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In Loving Memory...
~ Gogo Fatale ~


6/2/01 - 10/11/11
~ Forever the Marest of Them All ~
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Monday, December 27, 2010

An Interesting Question of Ethics (Breeding)

During my little bit of downtime during the holidays, I've had a chance to really sit and organize my thoughts on breeding and what exactly the implications and responsibilities of it are. I'm no longer talking just horse breeding at this point, however. I mean everything - dogs, cats, hamsters, people. Yes, people. I want to open a discussion on ethics and social responsibility. I fully expect to get a lot of heated response.

I had quite an outraged response to my ideas about breeding Gogo. In essentially everyone's mind, she is not fit to become breeding material ever at all for any reason. Imagine if I had written up a post stating that Joe-Bob the neighbor's grade stud had jumped the fence and bred my mare in the night of his own accord, and we found her to be pregnant. Personally, I would not think twice about having a vet go in and crush the crap out of that embryo. I'm sure there are people who would disagree with me for playing God and taking control of the situation. But for the most part, a lot of you sensible people would probably fully agree with my decision.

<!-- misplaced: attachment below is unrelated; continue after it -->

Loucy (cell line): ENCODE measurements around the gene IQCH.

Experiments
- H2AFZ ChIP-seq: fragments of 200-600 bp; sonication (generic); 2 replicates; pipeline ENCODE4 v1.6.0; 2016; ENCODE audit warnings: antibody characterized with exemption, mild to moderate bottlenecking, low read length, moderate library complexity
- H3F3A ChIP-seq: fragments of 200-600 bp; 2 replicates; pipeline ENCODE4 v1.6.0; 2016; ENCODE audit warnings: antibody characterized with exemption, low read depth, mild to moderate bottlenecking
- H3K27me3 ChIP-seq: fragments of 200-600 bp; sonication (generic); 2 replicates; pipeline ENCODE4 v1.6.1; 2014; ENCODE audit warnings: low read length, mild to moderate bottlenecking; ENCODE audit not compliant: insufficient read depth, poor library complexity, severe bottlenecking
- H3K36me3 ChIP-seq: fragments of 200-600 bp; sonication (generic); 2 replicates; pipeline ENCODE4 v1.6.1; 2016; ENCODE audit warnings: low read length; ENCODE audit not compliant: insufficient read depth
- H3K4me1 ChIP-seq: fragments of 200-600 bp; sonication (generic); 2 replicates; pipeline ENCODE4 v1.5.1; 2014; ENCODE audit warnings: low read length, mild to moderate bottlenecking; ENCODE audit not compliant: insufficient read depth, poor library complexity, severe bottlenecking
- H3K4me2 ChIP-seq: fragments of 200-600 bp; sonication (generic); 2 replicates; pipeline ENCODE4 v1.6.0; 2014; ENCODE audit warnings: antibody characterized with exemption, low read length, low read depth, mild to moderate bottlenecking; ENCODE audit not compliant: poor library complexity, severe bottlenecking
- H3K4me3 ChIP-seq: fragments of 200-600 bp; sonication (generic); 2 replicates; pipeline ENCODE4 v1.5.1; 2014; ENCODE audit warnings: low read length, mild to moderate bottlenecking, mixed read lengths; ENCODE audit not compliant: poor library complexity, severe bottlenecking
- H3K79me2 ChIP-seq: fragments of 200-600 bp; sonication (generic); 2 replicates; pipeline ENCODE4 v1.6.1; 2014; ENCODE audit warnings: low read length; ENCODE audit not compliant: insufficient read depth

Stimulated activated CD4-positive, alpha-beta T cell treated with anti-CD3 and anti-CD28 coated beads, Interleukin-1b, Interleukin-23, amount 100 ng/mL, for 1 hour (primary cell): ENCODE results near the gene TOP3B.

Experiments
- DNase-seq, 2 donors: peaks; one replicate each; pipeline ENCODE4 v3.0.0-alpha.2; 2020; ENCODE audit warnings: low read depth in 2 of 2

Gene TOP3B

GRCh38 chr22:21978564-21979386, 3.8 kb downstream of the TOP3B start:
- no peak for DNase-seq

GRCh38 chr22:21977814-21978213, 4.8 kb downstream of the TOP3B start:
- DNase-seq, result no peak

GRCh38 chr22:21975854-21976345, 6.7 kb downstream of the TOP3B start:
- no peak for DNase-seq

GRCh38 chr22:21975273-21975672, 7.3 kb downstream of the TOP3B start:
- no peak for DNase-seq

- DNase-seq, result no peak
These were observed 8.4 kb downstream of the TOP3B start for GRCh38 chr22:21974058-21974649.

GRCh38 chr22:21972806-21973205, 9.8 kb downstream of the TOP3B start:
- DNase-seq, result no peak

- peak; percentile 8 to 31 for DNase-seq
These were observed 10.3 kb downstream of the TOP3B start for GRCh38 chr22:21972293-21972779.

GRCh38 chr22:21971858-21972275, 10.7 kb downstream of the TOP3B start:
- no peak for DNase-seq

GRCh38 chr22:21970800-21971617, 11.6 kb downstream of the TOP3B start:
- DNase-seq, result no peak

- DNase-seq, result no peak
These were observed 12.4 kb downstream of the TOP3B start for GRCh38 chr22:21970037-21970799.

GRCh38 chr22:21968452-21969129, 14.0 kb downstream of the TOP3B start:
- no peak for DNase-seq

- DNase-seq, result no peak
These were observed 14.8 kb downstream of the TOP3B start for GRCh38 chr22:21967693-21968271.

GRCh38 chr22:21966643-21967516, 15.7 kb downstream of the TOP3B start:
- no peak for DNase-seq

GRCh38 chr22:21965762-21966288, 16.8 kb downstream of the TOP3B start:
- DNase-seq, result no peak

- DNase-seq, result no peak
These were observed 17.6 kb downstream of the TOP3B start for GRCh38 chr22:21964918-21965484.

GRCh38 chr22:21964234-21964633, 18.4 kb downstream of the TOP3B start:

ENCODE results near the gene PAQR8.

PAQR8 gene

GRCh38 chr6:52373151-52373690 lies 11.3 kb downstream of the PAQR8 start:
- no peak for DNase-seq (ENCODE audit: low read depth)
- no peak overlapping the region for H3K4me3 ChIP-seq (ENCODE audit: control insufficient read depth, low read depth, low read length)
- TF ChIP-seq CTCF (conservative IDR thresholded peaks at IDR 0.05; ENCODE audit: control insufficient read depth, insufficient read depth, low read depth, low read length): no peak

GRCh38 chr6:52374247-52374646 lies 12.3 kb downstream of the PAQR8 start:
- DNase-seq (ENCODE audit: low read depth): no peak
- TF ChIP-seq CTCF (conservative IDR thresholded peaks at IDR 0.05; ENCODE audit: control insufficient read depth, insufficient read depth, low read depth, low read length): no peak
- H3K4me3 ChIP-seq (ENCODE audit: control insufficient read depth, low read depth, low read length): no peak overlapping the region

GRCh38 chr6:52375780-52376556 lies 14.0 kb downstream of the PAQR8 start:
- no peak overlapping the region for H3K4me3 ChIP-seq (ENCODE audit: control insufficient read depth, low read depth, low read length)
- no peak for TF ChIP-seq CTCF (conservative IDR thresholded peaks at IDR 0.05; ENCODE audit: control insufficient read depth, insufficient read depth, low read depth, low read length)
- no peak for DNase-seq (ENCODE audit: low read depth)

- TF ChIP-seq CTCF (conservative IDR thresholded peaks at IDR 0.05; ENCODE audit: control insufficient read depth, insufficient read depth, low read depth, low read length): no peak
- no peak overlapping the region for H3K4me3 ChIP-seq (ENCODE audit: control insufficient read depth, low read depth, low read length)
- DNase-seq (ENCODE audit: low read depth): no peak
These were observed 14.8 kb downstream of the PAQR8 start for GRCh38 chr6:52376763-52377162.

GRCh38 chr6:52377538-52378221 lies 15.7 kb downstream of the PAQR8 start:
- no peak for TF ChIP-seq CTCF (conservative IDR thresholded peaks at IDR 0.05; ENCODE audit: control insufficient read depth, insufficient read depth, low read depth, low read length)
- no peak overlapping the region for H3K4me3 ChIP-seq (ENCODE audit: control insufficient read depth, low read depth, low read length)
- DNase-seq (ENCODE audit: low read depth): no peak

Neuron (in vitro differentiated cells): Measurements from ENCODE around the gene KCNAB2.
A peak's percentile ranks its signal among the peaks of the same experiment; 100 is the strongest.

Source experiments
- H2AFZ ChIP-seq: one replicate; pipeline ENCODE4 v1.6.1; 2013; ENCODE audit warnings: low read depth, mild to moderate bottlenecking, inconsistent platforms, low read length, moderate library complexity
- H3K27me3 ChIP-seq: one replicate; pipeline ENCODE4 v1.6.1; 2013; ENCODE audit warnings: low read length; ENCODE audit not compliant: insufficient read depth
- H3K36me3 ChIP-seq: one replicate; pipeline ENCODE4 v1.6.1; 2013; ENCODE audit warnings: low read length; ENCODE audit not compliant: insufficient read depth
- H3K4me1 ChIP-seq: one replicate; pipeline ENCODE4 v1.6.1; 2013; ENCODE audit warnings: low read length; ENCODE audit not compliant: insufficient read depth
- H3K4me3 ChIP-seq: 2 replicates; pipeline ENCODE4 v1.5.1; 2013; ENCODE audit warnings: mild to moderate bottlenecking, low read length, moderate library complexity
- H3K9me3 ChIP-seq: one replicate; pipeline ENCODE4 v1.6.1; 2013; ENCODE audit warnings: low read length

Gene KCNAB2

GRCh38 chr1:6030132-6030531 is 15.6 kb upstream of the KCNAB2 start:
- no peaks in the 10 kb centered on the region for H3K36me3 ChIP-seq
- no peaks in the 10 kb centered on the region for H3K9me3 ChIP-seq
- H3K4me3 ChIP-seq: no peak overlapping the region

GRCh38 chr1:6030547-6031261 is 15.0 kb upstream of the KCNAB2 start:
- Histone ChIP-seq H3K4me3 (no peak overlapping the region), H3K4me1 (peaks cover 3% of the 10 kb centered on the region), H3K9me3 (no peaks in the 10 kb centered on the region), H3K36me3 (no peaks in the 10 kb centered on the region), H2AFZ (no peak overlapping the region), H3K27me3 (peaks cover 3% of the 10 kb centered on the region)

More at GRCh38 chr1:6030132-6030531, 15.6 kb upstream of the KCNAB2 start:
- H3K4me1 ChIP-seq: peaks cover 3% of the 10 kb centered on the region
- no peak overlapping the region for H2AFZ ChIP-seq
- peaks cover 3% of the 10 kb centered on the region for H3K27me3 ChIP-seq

If I were to write up a post stating how Gogo was pregnant (which she is not), I would probably get more than a few nasty grumbles. Imagine, if you will, what the response would be if I were to write up a post stating how I was pregnant. (Don't worry, I'm not either!) Not a single person would come forward and chastise me for being a) irresponsible financially b) not in a stable long-term relationship capable of properly raising offspring c) genetically inferior to those who ought to be breeding. On the contrary, none of you would ask questions. You in all likelihood would heartily congratulate me - can you imagine the social outrage you'd invoke in others around you if you said otherwise? When I opened this topic of discussion earlier in the year, I had a lot of completely contradictory responses from completely sane people. The same people who thought my mare to be of inferior breeding quality because of her general mediocrity turned around to tell me that I wasn't giving myself enough credit for my own abilities, and that ordinary and plain people ought to breed because extradordinary people don't produce extraordinary offspring. Why do we insist that only THE best horses should breed, which is true, if we also don't think that only THE best people should breed as well? It's a weird moral dilemma that we have as a species because whether we like it or not, we have a naturally ingrained species survival instict. Generally, we want to breed and continue to fully dominate and trash the earth. When I wrote out my reasoning for selecting myself out of the gene pool - my medium-level intelligence, mediocre conformation, inability to truly add anything worthwhile to society - everyone insisted I was completely wrong. If we are so strict about breeding animals, why should we not show a little more restraint ourselves?